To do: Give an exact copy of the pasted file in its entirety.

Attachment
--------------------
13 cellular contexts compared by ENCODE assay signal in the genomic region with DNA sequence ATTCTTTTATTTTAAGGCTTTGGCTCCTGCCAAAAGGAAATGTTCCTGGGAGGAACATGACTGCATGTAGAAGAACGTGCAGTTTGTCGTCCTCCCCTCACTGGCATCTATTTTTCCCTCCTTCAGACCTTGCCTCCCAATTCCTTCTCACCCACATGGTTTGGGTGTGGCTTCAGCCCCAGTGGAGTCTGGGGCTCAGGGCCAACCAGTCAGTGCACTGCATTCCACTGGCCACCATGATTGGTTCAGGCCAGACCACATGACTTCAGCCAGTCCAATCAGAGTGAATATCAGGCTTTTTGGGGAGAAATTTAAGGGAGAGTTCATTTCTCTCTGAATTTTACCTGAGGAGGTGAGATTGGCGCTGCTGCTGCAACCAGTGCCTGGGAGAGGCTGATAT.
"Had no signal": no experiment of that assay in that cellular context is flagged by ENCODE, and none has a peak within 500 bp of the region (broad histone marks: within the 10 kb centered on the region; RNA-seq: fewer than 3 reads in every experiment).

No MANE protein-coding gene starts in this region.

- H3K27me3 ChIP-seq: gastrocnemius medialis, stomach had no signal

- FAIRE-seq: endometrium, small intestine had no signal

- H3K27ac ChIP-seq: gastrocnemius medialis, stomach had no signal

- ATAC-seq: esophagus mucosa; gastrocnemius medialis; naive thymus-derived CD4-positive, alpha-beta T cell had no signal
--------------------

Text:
13 cellular contexts compared by ENCODE assay signal in the genomic region with DNA sequence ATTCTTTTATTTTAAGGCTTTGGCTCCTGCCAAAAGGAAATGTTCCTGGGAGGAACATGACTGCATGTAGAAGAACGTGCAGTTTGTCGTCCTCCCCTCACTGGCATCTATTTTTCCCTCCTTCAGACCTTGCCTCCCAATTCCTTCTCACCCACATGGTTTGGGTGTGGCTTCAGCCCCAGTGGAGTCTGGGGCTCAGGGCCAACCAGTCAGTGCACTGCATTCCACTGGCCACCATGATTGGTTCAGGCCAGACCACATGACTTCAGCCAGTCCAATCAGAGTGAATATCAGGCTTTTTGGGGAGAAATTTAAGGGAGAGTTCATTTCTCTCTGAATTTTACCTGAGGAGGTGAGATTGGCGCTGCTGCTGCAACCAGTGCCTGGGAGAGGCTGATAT.
"Had no signal": no experiment of that assay in that cellular context is flagged by ENCODE, and none has a peak within 500 bp of the region (broad histone marks: within the 10 kb centered on the region; RNA-seq: fewer than 3 reads in every experiment).

No MANE protein-coding gene starts in this region.

- H3K27me3 ChIP-seq: gastrocnemius medialis, stomach had no signal

- FAIRE-seq: endometrium, small intestine had no signal

- H3K27ac ChIP-seq: gastrocnemius medialis, stomach had no signal

- ATAC-seq: esophagus mucosa; gastrocnemius medialis; naive thymus-derived CD4-positive, alpha-beta T cell had no signal